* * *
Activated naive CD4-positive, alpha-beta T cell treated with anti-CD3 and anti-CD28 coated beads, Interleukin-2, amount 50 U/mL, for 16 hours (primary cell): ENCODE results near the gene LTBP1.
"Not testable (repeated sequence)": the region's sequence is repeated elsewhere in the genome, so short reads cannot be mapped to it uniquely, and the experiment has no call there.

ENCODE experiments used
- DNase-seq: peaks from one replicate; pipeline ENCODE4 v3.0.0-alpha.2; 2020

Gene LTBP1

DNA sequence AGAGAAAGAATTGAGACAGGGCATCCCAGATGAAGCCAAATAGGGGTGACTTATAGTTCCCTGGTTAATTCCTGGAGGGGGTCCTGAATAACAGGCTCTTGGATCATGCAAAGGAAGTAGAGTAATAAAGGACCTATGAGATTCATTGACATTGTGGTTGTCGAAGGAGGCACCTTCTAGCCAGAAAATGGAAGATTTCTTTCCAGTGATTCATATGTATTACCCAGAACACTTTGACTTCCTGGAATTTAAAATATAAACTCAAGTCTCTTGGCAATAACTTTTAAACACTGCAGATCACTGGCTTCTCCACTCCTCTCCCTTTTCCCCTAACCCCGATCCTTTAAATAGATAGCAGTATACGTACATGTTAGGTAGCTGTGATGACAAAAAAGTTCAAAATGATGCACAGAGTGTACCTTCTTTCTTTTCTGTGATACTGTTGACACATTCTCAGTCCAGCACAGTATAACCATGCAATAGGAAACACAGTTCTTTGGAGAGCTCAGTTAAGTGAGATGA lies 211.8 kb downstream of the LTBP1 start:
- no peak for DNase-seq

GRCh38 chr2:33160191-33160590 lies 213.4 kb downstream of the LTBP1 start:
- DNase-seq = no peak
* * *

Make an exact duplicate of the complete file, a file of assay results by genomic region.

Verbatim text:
Activated naive CD4-positive, alpha-beta T cell treated with anti-CD3 and anti-CD28 coated beads, Interleukin-2, amount 50 U/mL, for 16 hours (primary cell): ENCODE results near the gene LTBP1.
"Not testable (repeated sequence)": the region's sequence is repeated elsewhere in the genome, so short reads cannot be mapped to it uniquely, and the experiment has no call there.

ENCODE experiments used
- DNase-seq: peaks from one replicate; pipeline ENCODE4 v3.0.0-alpha.2; 2020

Gene LTBP1

DNA sequence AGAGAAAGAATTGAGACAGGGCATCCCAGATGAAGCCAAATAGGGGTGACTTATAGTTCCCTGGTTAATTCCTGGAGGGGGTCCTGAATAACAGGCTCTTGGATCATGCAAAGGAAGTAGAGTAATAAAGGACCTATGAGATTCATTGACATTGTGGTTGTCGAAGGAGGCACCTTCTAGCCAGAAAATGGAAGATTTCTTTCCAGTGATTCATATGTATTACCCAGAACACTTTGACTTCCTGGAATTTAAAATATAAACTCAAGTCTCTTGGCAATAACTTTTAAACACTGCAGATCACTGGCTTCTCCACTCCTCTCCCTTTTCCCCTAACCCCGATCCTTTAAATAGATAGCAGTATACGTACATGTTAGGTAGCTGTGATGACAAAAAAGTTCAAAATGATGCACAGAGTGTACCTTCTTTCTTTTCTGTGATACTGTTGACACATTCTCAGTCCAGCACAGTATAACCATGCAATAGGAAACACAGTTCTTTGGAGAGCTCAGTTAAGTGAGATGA lies 211.8 kb downstream of the LTBP1 start:
- no peak for DNase-seq

GRCh38 chr2:33160191-33160590 lies 213.4 kb downstream of the LTBP1 start:
- DNase-seq = no peak